Teachers Are the Key to Equity

September 16, 2019 McGraw-Hill Higher Education

It’s hard to understate the importance of teachers to student success. Numerous research studies have shown just how critical they are to fostering cognitive and non-cognitive development. Yet despite the key role they play in education, instructors frequently and continually seem to get the short end of the stick – low pay, long hours, little appreciation, few resources, and constant pressure from the administration, parents, students, and legislators to improve results.

So, it’s no huge surprise that many faculty members are leery of digital platforms that proport to do wonders for all students. The common conception is either it’ll fail to help students and be too cumbersome to manage, or it will displace instructors with bureaucracy and reports from their one overarching goal: teaching students.

In fact, that’s nearly the exact situation that Broward College’s math department faced when the school began implementing an adaptive software called ALEKS in 2009. Full-time faculty were skeptical; assuming it would disrupt their ability to teach and compromise their autonomy.   Today, most of the math instructors can’t imagine teaching without it. What caused the dramatic turnaround? The reason is simple: a well-developed intelligent learning system, that places instructors’ at the center, allows faculty to reach more underserved students quickly and help them improve; ultimately improving overall retention rates and providing a more equitable experience in the classroom.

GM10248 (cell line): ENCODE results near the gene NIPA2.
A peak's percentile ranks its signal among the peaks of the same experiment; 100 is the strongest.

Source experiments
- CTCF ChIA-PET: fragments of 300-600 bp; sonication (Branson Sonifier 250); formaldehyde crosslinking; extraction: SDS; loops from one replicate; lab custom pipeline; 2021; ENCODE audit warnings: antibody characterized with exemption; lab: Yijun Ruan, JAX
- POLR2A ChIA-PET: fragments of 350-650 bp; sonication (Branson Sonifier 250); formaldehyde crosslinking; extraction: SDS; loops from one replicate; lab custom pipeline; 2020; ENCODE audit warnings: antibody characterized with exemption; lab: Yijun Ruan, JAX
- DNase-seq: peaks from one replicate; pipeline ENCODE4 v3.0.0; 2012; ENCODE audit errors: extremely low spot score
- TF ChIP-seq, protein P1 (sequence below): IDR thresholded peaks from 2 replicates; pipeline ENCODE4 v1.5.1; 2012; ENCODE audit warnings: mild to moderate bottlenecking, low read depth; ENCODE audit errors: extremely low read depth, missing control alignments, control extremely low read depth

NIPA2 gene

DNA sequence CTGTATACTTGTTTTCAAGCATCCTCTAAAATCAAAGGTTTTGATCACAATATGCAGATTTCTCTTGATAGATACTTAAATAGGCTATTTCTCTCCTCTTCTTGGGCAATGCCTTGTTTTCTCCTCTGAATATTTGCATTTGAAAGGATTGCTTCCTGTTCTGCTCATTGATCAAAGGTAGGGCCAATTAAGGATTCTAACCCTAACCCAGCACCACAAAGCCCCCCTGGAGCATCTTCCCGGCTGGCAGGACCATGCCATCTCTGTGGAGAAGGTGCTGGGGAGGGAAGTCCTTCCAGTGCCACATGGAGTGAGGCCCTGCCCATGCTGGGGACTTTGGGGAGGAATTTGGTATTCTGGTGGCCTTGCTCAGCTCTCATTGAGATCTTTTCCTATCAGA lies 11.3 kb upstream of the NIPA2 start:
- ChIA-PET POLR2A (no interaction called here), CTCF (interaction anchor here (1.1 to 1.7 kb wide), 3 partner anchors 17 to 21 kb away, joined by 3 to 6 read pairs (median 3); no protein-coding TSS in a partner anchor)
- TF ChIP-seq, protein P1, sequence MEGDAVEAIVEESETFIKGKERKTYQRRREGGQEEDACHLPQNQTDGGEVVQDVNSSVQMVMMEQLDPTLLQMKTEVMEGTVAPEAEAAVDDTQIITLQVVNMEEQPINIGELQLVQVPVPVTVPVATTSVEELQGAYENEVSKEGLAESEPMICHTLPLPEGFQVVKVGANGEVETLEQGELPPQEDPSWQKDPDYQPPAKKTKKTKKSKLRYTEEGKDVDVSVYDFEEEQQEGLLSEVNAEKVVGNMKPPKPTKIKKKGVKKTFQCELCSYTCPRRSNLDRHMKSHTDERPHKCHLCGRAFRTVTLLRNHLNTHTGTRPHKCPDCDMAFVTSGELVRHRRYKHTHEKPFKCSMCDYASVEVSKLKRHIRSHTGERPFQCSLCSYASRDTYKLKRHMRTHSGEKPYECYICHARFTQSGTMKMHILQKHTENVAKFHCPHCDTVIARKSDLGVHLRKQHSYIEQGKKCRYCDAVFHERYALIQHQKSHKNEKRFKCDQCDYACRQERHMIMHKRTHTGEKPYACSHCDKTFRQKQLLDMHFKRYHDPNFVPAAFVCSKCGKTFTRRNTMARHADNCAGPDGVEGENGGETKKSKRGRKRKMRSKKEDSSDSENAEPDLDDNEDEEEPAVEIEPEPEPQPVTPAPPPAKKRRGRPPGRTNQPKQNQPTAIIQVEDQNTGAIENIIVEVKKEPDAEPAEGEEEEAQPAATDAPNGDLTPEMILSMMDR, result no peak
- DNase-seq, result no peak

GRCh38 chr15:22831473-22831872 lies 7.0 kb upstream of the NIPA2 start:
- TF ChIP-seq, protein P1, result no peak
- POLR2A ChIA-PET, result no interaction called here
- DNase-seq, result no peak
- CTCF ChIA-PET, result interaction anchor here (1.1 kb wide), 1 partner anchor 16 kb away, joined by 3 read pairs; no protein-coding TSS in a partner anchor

Thanks to the advances of data scientists, a new future of equity in education will be paved across the curriculum. Rather than threaten the academic freedom of our higher-ed teachers, algorithms and adaptive platforms can maximize the instructor’s efficiency. Educators and administrators who once questioned the advent of intelligent learning systems are becoming the new technology’s greatest advocates, the “change agents” who live with and teach with these new technologies and who see, in the scores—and in the eyes of their students—the promise of equity in education. To learn more, read this whitepaper.

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